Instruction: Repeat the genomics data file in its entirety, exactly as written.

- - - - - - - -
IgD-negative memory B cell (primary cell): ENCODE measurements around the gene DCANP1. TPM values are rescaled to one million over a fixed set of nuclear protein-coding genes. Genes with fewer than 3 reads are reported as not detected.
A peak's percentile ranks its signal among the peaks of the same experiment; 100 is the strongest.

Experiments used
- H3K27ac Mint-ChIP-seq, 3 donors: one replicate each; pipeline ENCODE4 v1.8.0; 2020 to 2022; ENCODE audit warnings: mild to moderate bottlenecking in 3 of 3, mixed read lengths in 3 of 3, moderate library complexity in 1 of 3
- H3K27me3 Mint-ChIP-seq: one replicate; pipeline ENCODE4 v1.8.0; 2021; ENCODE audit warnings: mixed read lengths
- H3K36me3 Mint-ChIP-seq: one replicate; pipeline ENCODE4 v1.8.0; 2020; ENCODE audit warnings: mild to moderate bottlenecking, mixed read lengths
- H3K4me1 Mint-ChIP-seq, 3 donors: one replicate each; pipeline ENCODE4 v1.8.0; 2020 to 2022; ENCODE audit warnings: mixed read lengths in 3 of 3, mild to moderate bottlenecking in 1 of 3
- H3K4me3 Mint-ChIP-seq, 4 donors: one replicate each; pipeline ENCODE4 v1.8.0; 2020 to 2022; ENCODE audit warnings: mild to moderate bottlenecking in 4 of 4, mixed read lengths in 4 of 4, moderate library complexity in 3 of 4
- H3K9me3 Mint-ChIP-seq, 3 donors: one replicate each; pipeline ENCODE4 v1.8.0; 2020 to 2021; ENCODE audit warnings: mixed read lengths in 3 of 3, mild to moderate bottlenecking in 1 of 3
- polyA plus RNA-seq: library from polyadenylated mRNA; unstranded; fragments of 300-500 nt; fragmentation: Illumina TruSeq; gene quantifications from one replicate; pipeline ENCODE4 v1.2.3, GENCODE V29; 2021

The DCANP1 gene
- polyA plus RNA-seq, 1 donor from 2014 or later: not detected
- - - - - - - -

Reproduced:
IgD-negative memory B cell (primary cell): ENCODE measurements around the gene DCANP1. TPM values are rescaled to one million over a fixed set of nuclear protein-coding genes. Genes with fewer than 3 reads are reported as not detected.
A peak's percentile ranks its signal among the peaks of the same experiment; 100 is the strongest.

Experiments used
- H3K27ac Mint-ChIP-seq, 3 donors: one replicate each; pipeline ENCODE4 v1.8.0; 2020 to 2022; ENCODE audit warnings: mild to moderate bottlenecking in 3 of 3, mixed read lengths in 3 of 3, moderate library complexity in 1 of 3
- H3K27me3 Mint-ChIP-seq: one replicate; pipeline ENCODE4 v1.8.0; 2021; ENCODE audit warnings: mixed read lengths
- H3K36me3 Mint-ChIP-seq: one replicate; pipeline ENCODE4 v1.8.0; 2020; ENCODE audit warnings: mild to moderate bottlenecking, mixed read lengths
- H3K4me1 Mint-ChIP-seq, 3 donors: one replicate each; pipeline ENCODE4 v1.8.0; 2020 to 2022; ENCODE audit warnings: mixed read lengths in 3 of 3, mild to moderate bottlenecking in 1 of 3
- H3K4me3 Mint-ChIP-seq, 4 donors: one replicate each; pipeline ENCODE4 v1.8.0; 2020 to 2022; ENCODE audit warnings: mild to moderate bottlenecking in 4 of 4, mixed read lengths in 4 of 4, moderate library complexity in 3 of 4
- H3K9me3 Mint-ChIP-seq, 3 donors: one replicate each; pipeline ENCODE4 v1.8.0; 2020 to 2021; ENCODE audit warnings: mixed read lengths in 3 of 3, mild to moderate bottlenecking in 1 of 3
- polyA plus RNA-seq: library from polyadenylated mRNA; unstranded; fragments of 300-500 nt; fragmentation: Illumina TruSeq; gene quantifications from one replicate; pipeline ENCODE4 v1.2.3, GENCODE V29; 2021

The DCANP1 gene
- polyA plus RNA-seq, 1 donor from 2014 or later: not detected